Hardly a day goes by when someone doesn’t mention his or her frustrations with the leadership at their workplaces. Maybe you’re hearing the same things. Or maybe you can relate with your own work leadership. Or maybe you’re a leader who has your own set of frustrations about your employees.
Stories about leaders in workplaces who are “good” people (meaning, he or she is generally a good person) but constantly make bad decisions for the team are more common than not. Whether a leader isn’t fully qualified for the job, has lost passion for the company’s mission, or just not the right fit for a leadership role, employees are forced to make the best of the situation for the sake of the mission at hand.
Good decision-makers can be few or far-between these days. The emotional and mental weight that comes with making major business decisions requires a leader who might who doesn’t wear her heart on her sleeve. Being a good decision-maker requires an individual who may not always be popular and who doesn’t mind having a few enemies. And ultimately, being a good decision-maker requires an individual who can discern right from wrong.
So how can we respond when “good” leaders make bad decisions in the workplace? After taking a poll from several friends in various career fields, here are some ways to thrive in the midst of poor leadership:
1. Stay focused on the task at hand. Remember what you signed up for. If you’ve committed to a role or position on your team, the task or mission should be where you pour your energy. Keep the interests your end user, customer, or audience as your priority.
2. Pick up the slack when possible. You can either be a part of the problem, or you can be part of the solution. When your leader drops the ball or lacks necessary passion, pick up the ball and keep things moving. The worst that can happen is that somebody will notice your own passion and desire for excellence. Ultimately, you don’t have to have the name plate of director, manager, or supervisor on your door or desk to lead and lead well.
3. Keep a positive outlook. As much as discouragement and frustration wants to conquer your passion, let endurance and hope drive your daily attitude. Prepare yourself each morning to face the day ahead. Set aside time to refuel before you head into work. Ideas: pray, read Scripture, read blogs or articles that relate to your work, make lists of projects to conquer, or research creative inspiration from people or companies who do similar work.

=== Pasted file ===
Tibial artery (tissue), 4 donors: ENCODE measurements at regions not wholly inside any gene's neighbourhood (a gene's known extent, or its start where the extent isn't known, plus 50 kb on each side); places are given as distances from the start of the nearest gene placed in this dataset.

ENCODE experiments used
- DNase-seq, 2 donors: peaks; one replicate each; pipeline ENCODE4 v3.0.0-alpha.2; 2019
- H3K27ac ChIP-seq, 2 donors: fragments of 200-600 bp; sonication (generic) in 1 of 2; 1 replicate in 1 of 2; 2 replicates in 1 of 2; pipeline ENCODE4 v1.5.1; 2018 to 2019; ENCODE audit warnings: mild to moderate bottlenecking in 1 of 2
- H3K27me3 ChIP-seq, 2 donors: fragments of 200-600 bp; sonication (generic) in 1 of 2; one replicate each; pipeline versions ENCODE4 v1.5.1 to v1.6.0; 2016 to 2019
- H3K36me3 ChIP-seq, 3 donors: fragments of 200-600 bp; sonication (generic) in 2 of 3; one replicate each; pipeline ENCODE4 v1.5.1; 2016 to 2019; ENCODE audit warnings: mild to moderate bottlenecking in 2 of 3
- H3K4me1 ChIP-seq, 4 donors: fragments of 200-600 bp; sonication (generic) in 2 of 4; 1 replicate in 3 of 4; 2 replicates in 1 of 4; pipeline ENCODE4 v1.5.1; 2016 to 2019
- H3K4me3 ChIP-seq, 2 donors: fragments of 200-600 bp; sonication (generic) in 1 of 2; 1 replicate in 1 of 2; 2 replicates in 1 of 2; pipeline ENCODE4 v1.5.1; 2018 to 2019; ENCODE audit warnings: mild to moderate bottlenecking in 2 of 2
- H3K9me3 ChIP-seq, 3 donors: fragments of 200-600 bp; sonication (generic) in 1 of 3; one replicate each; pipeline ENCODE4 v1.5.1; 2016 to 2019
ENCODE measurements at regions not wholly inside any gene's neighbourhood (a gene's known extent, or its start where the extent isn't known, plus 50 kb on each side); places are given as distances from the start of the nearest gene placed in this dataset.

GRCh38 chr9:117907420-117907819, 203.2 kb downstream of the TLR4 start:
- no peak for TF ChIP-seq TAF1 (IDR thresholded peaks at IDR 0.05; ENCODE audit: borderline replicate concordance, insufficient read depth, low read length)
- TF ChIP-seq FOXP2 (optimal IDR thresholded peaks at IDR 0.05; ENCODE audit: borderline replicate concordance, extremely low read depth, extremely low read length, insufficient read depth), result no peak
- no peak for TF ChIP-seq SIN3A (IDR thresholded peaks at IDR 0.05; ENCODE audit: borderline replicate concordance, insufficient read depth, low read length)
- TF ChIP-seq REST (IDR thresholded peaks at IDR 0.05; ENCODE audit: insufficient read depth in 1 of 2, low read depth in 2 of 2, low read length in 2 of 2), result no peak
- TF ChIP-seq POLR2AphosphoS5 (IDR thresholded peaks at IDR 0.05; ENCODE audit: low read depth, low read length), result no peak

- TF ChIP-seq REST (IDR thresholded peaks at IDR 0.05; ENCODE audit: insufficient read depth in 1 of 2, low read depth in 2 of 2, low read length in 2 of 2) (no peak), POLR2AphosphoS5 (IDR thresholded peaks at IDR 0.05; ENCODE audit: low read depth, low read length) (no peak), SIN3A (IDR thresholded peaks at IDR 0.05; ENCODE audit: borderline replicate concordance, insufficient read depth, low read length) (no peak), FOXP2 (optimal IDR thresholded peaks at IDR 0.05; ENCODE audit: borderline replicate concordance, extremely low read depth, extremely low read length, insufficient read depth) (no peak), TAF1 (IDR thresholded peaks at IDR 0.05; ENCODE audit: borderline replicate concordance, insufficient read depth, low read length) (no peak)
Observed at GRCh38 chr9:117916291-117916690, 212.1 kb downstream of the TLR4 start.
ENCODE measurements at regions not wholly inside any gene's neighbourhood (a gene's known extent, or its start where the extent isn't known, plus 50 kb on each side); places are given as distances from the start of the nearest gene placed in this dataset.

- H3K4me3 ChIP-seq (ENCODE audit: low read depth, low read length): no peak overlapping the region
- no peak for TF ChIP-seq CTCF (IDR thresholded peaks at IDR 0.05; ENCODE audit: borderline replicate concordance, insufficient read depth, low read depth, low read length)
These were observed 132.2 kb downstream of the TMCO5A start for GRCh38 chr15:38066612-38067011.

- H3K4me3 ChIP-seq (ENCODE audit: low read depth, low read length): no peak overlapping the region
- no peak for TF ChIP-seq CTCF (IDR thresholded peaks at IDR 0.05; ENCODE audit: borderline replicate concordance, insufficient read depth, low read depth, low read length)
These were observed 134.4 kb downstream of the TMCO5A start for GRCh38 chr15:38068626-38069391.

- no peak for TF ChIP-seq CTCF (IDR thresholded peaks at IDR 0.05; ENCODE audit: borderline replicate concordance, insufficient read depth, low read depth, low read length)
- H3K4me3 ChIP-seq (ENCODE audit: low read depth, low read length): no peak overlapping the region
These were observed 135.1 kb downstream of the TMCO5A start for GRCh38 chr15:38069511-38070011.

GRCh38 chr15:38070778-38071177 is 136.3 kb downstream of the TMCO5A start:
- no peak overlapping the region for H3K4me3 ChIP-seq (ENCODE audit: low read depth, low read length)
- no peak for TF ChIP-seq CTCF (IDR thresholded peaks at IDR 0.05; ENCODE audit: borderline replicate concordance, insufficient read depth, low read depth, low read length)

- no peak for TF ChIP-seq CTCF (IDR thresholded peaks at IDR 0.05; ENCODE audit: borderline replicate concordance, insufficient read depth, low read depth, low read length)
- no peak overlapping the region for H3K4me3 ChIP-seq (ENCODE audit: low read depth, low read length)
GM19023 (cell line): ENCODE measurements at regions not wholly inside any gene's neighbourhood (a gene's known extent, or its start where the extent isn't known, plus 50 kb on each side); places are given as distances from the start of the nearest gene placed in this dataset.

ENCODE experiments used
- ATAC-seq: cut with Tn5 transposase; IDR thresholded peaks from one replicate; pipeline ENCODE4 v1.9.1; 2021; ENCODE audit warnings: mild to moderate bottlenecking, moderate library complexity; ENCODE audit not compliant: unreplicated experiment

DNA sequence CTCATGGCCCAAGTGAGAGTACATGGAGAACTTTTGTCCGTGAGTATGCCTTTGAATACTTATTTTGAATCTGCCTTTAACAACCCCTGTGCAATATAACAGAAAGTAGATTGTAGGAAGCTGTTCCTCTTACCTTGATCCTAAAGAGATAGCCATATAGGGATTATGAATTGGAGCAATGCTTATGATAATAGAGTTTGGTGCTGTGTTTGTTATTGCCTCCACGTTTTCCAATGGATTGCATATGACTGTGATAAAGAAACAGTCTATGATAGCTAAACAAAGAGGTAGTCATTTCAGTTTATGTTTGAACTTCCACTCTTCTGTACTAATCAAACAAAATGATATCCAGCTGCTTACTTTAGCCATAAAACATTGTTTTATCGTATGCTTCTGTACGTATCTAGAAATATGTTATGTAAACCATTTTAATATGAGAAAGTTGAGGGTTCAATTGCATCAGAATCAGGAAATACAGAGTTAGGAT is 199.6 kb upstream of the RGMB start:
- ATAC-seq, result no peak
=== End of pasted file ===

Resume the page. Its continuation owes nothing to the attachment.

4. Pray for your leadership. Quite frankly, if you’re frustrated or angry with your leadership, this one should be atop your list. In Matthew 5:44-45, Jesus reminds us, “I’m telling you to love your enemies. Let them bring out the best in you, not the worst. When someone gives you a hard time, respond with the energies of prayer, for then you are working out of your true selves, your God-created selves.” Humility always wins–every time. Your leaders need you to pray for them.
5. Make yourself indispensable. If you believe you are valuable and important to your team, strive daily to make yourself indispensable. Prove your value daily by doing excellent work. Always push your creative limits to the max. In his book, Linchpin, Seth Godin describes indispensable employees as people who figure out what to do when there’s no rule book; they consider their work as a form of art. Be someone who makes a real difference.
6. Offer wisdom when possible. Believe it or not, even the best leaders covet wisdom from their team players. Don’t be afraid to offer wisdom, words of encouragement, or suggestions to your leaders. Guard against arrogance or being overconfident, but rather approach your leaders with respect, humility, and genuine passion when you have something to share or suggest. You might just be surprised at how they respond.
Above all, love your work, pour your best self into it, and remember why you do it. Even if your leader fails, you can rest confidently in knowing that you did your best and remained faithful.